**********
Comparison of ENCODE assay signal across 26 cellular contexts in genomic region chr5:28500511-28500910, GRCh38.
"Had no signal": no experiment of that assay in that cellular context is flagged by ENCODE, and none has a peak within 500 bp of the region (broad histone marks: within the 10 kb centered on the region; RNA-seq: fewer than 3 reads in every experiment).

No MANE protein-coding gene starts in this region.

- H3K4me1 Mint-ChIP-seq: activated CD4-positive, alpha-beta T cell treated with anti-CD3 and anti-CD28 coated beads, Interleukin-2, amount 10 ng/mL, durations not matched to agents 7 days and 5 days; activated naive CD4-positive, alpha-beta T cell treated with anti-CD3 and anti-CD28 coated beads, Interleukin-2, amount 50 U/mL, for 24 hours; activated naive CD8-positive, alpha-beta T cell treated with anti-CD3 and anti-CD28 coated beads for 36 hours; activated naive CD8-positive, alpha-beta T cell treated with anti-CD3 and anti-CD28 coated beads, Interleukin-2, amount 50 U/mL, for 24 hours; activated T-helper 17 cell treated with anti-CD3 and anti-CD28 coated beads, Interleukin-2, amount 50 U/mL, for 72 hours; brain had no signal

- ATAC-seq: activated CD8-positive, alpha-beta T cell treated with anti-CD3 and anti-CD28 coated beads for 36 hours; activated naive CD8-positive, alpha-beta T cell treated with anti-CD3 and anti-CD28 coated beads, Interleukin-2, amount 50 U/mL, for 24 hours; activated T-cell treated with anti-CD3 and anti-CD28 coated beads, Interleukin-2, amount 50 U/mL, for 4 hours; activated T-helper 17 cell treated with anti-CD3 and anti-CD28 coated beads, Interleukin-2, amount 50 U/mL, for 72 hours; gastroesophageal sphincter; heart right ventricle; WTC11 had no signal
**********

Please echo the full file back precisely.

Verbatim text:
Comparison of ENCODE assay signal across 26 cellular contexts in genomic region chr5:28500511-28500910, GRCh38.
"Had no signal": no experiment of that assay in that cellular context is flagged by ENCODE, and none has a peak within 500 bp of the region (broad histone marks: within the 10 kb centered on the region; RNA-seq: fewer than 3 reads in every experiment).

No MANE protein-coding gene starts in this region.

- H3K4me1 Mint-ChIP-seq: activated CD4-positive, alpha-beta T cell treated with anti-CD3 and anti-CD28 coated beads, Interleukin-2, amount 10 ng/mL, durations not matched to agents 7 days and 5 days; activated naive CD4-positive, alpha-beta T cell treated with anti-CD3 and anti-CD28 coated beads, Interleukin-2, amount 50 U/mL, for 24 hours; activated naive CD8-positive, alpha-beta T cell treated with anti-CD3 and anti-CD28 coated beads for 36 hours; activated naive CD8-positive, alpha-beta T cell treated with anti-CD3 and anti-CD28 coated beads, Interleukin-2, amount 50 U/mL, for 24 hours; activated T-helper 17 cell treated with anti-CD3 and anti-CD28 coated beads, Interleukin-2, amount 50 U/mL, for 72 hours; brain had no signal

- ATAC-seq: activated CD8-positive, alpha-beta T cell treated with anti-CD3 and anti-CD28 coated beads for 36 hours; activated naive CD8-positive, alpha-beta T cell treated with anti-CD3 and anti-CD28 coated beads, Interleukin-2, amount 50 U/mL, for 24 hours; activated T-cell treated with anti-CD3 and anti-CD28 coated beads, Interleukin-2, amount 50 U/mL, for 4 hours; activated T-helper 17 cell treated with anti-CD3 and anti-CD28 coated beads, Interleukin-2, amount 50 U/mL, for 72 hours; gastroesophageal sphincter; heart right ventricle; WTC11 had no signal